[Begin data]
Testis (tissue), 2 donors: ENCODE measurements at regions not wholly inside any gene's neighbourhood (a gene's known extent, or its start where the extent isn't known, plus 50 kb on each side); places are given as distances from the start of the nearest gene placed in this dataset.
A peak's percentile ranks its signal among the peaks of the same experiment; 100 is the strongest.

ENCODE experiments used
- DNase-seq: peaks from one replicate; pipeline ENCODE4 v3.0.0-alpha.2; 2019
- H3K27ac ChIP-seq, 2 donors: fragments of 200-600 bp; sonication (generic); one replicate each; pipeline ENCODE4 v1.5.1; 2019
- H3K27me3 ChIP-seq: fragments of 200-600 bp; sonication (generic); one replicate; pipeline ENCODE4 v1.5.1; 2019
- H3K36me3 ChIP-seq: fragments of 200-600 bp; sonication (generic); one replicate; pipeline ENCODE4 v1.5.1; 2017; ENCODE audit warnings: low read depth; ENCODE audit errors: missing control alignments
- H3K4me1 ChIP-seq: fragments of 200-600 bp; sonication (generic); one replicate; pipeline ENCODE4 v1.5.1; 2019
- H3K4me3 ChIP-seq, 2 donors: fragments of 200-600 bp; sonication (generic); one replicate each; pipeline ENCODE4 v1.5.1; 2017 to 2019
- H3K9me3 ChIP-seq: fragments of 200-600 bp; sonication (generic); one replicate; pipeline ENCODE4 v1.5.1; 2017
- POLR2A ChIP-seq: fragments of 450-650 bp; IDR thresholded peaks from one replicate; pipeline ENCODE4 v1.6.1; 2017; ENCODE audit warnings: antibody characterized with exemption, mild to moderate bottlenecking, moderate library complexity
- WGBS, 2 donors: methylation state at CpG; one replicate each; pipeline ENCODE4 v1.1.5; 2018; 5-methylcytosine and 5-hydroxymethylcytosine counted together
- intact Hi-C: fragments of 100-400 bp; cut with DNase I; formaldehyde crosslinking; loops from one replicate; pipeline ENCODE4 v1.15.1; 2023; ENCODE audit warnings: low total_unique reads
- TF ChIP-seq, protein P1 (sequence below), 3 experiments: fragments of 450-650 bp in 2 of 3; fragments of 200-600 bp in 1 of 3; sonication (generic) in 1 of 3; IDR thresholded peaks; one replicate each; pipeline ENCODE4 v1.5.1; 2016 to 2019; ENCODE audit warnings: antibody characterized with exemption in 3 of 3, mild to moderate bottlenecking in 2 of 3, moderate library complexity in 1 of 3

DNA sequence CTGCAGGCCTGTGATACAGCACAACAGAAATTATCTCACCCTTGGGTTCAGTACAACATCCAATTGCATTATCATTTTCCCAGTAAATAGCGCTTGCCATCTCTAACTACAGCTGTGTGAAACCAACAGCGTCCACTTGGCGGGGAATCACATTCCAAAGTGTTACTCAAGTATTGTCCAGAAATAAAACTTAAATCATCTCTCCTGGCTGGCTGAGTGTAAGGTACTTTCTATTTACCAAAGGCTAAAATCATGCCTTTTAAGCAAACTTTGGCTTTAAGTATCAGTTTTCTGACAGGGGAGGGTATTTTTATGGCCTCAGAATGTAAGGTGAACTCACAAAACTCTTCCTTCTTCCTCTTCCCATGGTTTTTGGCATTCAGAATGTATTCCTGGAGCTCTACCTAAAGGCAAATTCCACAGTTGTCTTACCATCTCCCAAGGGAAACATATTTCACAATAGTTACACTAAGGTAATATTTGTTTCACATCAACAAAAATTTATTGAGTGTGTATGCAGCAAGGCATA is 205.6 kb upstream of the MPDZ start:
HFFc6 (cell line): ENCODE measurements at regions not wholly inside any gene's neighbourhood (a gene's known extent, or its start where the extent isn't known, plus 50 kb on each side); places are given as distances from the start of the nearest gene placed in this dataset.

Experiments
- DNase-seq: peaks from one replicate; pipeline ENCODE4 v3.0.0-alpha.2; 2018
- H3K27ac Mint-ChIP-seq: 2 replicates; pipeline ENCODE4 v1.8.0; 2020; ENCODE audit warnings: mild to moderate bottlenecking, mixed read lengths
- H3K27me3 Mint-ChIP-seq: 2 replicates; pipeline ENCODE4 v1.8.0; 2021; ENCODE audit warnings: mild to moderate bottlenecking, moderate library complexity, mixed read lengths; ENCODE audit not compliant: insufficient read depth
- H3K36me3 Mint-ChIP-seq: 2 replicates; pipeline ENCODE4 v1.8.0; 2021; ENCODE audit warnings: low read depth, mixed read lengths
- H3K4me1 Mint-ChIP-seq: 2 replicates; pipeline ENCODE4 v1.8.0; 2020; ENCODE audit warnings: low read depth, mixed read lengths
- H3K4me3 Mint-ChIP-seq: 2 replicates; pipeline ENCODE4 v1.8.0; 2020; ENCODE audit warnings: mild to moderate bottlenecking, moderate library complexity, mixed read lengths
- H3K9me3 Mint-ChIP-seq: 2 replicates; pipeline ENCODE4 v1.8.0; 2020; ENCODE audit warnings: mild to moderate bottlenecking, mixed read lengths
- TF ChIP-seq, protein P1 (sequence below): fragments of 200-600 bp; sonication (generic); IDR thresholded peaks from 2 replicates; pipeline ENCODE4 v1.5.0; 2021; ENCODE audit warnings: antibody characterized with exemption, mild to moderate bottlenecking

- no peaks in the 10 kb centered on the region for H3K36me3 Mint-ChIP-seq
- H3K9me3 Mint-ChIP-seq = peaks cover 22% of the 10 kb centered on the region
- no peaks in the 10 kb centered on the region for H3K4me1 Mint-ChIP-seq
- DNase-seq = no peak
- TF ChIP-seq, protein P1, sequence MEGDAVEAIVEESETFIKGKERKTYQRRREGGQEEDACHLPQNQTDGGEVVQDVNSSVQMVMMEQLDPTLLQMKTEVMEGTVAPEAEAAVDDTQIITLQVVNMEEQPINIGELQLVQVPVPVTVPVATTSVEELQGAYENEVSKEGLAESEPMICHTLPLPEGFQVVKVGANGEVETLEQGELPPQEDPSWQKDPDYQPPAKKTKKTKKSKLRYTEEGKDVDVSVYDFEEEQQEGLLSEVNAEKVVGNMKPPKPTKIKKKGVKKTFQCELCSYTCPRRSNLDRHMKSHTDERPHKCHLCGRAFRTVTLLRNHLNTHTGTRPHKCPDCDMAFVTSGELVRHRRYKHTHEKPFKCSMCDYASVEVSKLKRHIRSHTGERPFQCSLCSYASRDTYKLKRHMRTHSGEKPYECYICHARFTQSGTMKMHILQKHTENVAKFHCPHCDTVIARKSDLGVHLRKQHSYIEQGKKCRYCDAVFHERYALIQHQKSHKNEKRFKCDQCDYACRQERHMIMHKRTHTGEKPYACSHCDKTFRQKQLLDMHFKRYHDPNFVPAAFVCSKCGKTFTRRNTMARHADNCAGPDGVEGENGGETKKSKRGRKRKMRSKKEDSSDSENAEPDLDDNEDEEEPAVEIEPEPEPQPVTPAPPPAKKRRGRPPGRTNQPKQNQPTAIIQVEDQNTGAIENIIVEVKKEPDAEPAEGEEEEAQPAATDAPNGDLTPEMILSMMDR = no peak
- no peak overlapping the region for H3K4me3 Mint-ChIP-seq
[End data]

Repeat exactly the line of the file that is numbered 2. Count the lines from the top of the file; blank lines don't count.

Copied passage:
A peak's percentile ranks its signal among the peaks of the same experiment; 100 is the strongest.